Moldova’s Prime Minister Pavel Filip and parliament speaker Andrian Candu summoned Russian ambassador Farid Muhametshin on March 9 over what they called “the harassment of Moldovan officials” by the Russian authorities.
The two politicians claimed Moldovan officials were being targeted in an attempt to stop them from investigating the $22bn siphoned out of Russia and laundered through Moldinconbank, the official note submitted to Muhametshin implied.
The Moldovan authorities outlined a series of abuses including the harassment of Moldovan officials visiting Russia with the aim of investigating the money laundering, according to a parliament statement.
Specifically, it said Moldovan officials were stopped and searched on their entry to Russia, and subjected to “humiliating treatment” by Russian security services. Russia also tried to put visiting Moldovans under international monitoring.
The situation is so serious that the Moldovan authorities have officially recommended that officials avoid visits to Russia given the security risks, the statement added.
In addition, Moldova has complained about Russia’s total lack of cooperation in investigating the fraud. Several international agreements of which Russia is a member, as well as bilateral agreements between the two countries have been violated, Chisinau claimed.
However, Filip and Candu stressed that the issue is not of a political nature but involves “a Russian intelligence service”, most likely the Federal Security Service (FSB). Chisinau has called on the Russian authorities to put an end to the abuse of Moldovan officials and take action against those responsible.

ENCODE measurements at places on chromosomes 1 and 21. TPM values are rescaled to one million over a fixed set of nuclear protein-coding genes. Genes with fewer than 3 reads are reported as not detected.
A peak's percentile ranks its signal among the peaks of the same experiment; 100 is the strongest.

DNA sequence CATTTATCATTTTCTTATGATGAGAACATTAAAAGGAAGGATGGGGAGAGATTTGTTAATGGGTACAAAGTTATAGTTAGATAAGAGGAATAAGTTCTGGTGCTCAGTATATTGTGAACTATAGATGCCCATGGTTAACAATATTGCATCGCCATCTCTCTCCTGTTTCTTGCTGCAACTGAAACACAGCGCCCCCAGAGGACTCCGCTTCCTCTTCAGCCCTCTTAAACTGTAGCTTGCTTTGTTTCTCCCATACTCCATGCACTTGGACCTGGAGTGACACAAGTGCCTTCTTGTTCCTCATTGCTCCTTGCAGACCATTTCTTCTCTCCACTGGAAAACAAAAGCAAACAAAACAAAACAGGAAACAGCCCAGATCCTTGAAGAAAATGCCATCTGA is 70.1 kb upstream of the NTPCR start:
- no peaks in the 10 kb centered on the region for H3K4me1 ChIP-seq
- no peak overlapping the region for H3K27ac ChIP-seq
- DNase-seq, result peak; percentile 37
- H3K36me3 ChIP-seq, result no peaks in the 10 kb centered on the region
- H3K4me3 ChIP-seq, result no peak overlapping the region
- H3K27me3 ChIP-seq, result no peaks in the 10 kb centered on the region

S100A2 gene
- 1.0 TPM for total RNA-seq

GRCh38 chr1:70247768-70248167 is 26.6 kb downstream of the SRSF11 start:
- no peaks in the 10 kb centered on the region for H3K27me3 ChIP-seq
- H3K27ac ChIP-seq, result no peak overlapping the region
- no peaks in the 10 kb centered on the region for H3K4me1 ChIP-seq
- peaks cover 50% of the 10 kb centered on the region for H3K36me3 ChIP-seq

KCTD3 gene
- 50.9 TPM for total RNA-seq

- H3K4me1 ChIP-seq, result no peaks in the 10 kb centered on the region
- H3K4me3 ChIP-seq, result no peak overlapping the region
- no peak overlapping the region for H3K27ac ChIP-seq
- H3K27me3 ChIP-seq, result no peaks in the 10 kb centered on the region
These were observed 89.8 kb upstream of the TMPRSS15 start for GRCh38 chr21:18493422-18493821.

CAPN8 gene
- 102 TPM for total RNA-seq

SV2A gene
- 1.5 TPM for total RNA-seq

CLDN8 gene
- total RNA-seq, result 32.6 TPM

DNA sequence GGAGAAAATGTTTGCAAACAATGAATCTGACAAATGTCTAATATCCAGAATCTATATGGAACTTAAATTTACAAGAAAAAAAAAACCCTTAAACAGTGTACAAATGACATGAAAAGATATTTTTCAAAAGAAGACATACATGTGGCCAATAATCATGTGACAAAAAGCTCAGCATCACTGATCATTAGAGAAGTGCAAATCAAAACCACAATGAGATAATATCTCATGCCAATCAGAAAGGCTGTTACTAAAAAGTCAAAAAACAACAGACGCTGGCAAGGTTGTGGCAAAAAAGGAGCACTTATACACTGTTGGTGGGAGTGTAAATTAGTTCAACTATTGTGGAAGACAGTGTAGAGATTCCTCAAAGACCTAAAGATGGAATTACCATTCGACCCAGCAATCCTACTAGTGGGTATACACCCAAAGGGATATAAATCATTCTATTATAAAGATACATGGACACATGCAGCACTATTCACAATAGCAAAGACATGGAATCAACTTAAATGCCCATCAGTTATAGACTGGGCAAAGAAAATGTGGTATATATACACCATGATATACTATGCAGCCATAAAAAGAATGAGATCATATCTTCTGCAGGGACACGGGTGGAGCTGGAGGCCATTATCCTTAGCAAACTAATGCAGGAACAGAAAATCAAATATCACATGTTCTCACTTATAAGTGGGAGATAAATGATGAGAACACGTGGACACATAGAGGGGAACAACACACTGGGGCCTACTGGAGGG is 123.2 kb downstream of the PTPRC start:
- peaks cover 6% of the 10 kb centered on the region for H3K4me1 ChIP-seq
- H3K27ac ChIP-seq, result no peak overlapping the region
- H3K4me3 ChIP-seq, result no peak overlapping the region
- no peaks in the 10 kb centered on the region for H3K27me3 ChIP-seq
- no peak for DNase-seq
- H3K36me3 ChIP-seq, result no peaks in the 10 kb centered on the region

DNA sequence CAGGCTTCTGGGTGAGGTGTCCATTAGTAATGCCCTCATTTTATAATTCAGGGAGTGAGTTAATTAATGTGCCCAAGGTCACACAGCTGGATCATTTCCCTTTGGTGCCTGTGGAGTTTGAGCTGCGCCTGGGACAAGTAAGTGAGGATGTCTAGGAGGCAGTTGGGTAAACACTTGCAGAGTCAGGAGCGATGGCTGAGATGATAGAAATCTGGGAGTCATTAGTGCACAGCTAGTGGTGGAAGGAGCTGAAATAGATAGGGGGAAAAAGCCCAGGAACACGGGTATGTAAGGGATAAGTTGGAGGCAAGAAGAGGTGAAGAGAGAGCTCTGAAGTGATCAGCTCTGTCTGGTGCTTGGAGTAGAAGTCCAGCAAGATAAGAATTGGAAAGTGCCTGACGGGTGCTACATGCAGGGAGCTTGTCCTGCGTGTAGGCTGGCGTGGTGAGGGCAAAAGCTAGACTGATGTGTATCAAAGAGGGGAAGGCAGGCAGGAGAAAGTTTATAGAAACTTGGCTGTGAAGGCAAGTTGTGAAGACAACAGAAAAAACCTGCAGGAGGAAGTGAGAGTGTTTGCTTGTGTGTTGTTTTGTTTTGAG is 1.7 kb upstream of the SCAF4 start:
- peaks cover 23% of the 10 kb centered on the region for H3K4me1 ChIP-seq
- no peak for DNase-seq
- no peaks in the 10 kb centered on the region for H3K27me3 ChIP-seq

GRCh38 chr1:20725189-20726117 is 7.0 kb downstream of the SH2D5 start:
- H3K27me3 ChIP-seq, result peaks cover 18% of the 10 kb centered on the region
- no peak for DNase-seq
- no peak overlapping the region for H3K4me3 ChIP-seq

The transfer of money from 19 Russian financial institutions through Moldinconbank (currently Moldova’s second largest bank) to bank accounts held by offshore firms in Latvian banks – the so-called “Russian laundry” - was stopped after the launch of a criminal investigation into money laundering in February 2014, Moldova’s National Anticorruption Centre (CNA) confirmed in May 2016. Moldinconbank was reportedly involved in the illegal transfer of $46bn from Russia, and is currently being investigated by the Russian authorities.
St Petersburg-based businessman Alexandr Grigoriev was arrested in Moscow in November 2015 for the alleged laundering of $20bn through Moldinconbank. Moldinconbank confirmed the transfer of some MDL100bn (€4.7bn) but claimed that the operations were fully legal. The value of the transfers matches the $5bn suspected to have been transferred from Russkiy Zemelniy Bank to Moldinconbank and then to a bank in Latvia.
Reputed corporate raider Veaceslav Platon was still in control of Moldinconbank last June, according to investigations by Rise Moldova. Platon has since been arrested and is being investigated in connection to the bank frauds. His former business partner Vlad Plahotniuc, who is now leader of the ruling Democratic Party, is rumoured to be pressing him to sell his controlling stakes in key banks in the country. Investigations into Platon’s suspected connections to the frauds are still ongoing.